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One of sev­er­al bays on the south­ern north coast (sounds weird, but that’s how it is). „Bay“ may be a bit far-fetched, there is a wide beach, but at any wind or sea from the west or north, it will be com­plete­ly exposed.


Accord­ing to the Aus­tri­an expe­di­tion from 1882-83 (First Inter­na­tion­al Polar Year), who had plen­ty of time to con­sid­er the mat­ter on loca­tion, this is the site of the first win­ter­ing ever on Jan Mayen. All 7 win­ter­ers died, how­ev­er, from scurvy. Accord­ing­ly, the Aus­tri­ans called the place „7 Hol­län­der Bucht“ or Sev­en Dutch­men Bay, now in Nor­we­gian Sjuhollendarbukta.They also found some human remains and built a cross with a memo­r­i­al plate. This has all gone, how­ev­er, noth­ing can still be seen, nei­ther any graves or human remains nor any signs of a 17th cen­tu­ry whal­ing sta­tion or the wood­en cross. Today it is gen­er­al­ly believed that the win­ter­ing of 1633-34 took places fur­ther north in Kvalrossbukta.



Next to large amounts of drift­wood and typ­i­cal beach veg­e­ta­tion, there are two huts as the only signs of human activ­i­tiy vis­i­ble today. These huts do not have a back­ground in dis­tant his­to­ry, but of course there is a sto­ry about their ori­gin. Local­ly, they are know as Camp Vera or sim­ply Vera, or to be more pre­cise as Gam­le Vera and Nye Vera (old and new Vera). Gam­le Vera is said to have been built some­where else on Jan Mayen in 1964 in con­nec­tion to seis­mic work, it was then called „Olsen hyt­ta“. After being dam­aged, it was trans­port­ed to the sta­tion in 1968 for repair.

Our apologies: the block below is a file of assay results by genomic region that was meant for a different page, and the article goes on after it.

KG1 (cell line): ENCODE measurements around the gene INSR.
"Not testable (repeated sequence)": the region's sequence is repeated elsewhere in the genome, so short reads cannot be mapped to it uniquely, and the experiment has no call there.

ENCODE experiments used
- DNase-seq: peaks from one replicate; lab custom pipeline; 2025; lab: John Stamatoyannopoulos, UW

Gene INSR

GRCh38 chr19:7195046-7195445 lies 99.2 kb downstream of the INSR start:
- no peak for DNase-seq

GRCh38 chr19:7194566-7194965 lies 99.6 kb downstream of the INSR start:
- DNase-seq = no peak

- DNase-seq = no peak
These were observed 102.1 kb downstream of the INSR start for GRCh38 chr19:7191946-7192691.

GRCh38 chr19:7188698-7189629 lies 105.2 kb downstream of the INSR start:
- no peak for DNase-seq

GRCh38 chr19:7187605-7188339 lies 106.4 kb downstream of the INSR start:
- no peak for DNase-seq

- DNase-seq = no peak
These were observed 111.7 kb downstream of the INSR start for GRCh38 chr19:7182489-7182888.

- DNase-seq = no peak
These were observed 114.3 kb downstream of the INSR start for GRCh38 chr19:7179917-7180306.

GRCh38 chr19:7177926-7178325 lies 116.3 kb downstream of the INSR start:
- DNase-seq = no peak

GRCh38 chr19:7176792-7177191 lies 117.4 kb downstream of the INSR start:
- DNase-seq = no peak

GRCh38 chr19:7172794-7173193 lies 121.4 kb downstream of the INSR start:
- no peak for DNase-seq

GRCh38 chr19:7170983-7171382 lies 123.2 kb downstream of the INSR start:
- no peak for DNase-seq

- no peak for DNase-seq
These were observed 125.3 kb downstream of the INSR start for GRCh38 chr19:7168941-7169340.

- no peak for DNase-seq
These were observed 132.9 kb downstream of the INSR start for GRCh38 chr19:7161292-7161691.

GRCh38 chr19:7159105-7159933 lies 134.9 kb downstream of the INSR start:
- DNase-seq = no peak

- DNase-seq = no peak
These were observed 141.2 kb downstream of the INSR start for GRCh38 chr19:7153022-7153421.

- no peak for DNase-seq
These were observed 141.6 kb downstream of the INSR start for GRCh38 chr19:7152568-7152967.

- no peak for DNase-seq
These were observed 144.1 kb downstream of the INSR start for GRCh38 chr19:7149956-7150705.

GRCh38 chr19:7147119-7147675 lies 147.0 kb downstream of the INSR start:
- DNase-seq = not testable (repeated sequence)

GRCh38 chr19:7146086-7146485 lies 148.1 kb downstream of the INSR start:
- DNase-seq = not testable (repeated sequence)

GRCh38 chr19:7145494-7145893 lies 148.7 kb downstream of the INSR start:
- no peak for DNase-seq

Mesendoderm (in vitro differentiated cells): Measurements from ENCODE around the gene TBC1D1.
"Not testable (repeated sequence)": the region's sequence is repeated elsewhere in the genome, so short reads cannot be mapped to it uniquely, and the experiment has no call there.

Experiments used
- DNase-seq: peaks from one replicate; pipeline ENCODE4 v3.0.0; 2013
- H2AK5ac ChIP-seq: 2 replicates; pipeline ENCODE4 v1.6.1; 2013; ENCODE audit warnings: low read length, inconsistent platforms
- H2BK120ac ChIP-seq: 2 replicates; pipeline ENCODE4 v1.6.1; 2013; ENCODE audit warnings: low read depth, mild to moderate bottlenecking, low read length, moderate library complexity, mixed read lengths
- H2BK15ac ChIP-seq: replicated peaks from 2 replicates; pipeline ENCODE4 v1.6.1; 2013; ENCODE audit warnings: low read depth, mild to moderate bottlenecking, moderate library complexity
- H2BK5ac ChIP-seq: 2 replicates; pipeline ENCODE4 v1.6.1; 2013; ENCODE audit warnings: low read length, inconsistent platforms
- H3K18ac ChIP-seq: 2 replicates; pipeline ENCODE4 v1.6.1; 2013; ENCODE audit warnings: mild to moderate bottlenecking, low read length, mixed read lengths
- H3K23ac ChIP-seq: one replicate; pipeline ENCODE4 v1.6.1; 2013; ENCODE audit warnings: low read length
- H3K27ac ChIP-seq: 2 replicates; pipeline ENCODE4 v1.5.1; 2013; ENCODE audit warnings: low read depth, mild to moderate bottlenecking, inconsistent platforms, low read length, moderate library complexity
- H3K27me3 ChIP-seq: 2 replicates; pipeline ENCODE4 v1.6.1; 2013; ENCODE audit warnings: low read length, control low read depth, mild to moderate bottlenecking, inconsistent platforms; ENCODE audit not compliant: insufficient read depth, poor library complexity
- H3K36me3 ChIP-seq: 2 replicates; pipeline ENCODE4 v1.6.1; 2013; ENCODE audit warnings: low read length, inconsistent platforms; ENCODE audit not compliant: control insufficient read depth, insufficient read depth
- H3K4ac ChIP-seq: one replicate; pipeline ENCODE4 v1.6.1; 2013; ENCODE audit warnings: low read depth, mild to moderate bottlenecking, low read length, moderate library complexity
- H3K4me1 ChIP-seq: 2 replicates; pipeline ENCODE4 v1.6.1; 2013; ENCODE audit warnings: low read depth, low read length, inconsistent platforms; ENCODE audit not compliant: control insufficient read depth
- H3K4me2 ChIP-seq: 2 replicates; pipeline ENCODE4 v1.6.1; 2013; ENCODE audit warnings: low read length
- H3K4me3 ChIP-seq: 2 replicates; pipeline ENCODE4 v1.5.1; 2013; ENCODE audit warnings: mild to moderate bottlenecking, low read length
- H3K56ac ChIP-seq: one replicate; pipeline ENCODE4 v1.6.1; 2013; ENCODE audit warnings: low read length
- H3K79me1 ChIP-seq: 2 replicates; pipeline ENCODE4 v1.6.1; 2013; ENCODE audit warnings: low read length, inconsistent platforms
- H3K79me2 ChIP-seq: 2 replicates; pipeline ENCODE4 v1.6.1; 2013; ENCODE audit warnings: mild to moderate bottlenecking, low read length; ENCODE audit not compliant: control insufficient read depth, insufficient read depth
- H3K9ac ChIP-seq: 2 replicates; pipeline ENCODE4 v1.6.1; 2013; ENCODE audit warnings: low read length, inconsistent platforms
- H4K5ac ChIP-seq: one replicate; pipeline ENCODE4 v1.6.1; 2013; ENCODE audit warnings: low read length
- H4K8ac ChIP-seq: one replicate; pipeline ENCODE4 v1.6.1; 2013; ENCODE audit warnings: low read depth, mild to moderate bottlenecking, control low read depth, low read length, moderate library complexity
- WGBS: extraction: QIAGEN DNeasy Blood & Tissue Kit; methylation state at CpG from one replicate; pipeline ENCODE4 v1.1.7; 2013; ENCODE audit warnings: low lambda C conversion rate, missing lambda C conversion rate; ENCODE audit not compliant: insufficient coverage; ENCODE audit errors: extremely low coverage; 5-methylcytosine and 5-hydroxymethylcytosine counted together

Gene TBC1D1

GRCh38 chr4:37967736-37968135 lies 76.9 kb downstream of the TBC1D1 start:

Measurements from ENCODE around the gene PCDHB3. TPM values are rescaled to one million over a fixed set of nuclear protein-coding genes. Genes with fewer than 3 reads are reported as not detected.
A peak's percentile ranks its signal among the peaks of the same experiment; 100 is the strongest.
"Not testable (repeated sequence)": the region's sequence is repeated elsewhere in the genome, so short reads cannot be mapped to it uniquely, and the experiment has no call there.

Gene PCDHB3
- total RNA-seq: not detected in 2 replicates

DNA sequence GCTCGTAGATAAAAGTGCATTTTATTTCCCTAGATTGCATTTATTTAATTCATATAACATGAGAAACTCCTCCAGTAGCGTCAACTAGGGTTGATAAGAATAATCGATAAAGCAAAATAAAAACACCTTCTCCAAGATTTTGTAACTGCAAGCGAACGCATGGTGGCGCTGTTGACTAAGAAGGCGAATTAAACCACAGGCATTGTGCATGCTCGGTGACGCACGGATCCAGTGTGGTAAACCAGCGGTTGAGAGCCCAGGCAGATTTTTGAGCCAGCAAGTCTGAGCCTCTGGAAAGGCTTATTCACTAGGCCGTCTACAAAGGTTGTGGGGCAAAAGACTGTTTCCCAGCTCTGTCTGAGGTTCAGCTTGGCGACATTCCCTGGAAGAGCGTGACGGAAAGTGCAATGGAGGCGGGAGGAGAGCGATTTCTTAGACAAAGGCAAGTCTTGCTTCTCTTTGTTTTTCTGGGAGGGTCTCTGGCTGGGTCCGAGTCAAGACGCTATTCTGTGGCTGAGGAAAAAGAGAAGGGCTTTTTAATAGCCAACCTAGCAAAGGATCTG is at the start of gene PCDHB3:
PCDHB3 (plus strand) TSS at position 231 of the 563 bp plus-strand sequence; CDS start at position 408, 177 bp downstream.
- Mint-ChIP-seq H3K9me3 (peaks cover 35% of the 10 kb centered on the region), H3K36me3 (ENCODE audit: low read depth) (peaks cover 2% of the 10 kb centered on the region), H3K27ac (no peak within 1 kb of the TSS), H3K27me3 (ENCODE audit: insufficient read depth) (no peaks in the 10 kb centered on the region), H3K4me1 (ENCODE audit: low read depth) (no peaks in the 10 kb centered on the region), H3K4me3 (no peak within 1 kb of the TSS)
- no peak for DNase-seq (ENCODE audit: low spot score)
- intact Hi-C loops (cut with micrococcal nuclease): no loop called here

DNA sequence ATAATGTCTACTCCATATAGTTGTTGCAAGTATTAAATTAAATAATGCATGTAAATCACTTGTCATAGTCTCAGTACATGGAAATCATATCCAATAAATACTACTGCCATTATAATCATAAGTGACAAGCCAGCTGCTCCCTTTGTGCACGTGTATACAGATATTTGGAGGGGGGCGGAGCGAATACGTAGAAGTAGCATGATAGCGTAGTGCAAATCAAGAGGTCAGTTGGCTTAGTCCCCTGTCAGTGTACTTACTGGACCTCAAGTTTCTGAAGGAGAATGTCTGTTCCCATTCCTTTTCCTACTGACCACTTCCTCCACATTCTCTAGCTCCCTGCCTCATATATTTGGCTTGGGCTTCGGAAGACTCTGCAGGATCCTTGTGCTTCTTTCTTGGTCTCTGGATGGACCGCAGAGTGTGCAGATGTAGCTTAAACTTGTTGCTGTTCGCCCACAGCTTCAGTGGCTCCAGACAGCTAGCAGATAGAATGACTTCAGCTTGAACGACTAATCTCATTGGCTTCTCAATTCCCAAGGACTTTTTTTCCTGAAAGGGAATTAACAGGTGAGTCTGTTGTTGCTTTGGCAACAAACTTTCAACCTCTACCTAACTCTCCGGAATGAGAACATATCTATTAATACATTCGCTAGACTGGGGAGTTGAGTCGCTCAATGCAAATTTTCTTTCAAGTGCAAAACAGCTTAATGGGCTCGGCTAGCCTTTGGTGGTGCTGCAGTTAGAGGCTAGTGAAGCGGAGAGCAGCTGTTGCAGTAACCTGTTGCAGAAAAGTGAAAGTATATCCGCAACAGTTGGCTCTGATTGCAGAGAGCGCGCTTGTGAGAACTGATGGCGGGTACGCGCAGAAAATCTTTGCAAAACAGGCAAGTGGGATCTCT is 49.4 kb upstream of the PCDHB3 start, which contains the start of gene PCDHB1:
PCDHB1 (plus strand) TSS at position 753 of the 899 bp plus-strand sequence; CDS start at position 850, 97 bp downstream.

In Sep­tem­ber the same year, it was moved over land to Kval­ross­buk­ta and then with a float to Sjuhol­len­dar­buk­ta. One of the ini­tia­tive tak­ers is said to have been Ove Grass­bakken, a mete­o­ro­log­i­cal assis­tant, and since then, the hut is known as Vera after Ove’s wife. In 1979, Vera (the hut) was moved a bit away from the beach as it was threat­ened to be dam­aged by the surf. The drift­wood shows how far inland the sea can reach under heavy storms. At the now loca­tion, the hut was, how­ev­er, dam­aged by an avalanche or rock­fall in the 1990s. In 1999 it was repaired, but it did not live up to the mod­ern-day free time expec­ta­tions of the sta­tion mem­bers, so Nye Vera was built in the vicin­i­ty in 2004. Nye Vera is, of course, larg­er and more com­fort­able, but it can cer­tain­ly not keep up with Gam­le Vera in terms of his­tor­i­cal charme.

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last modification: 2021-08-01
copyright: Rolf Stange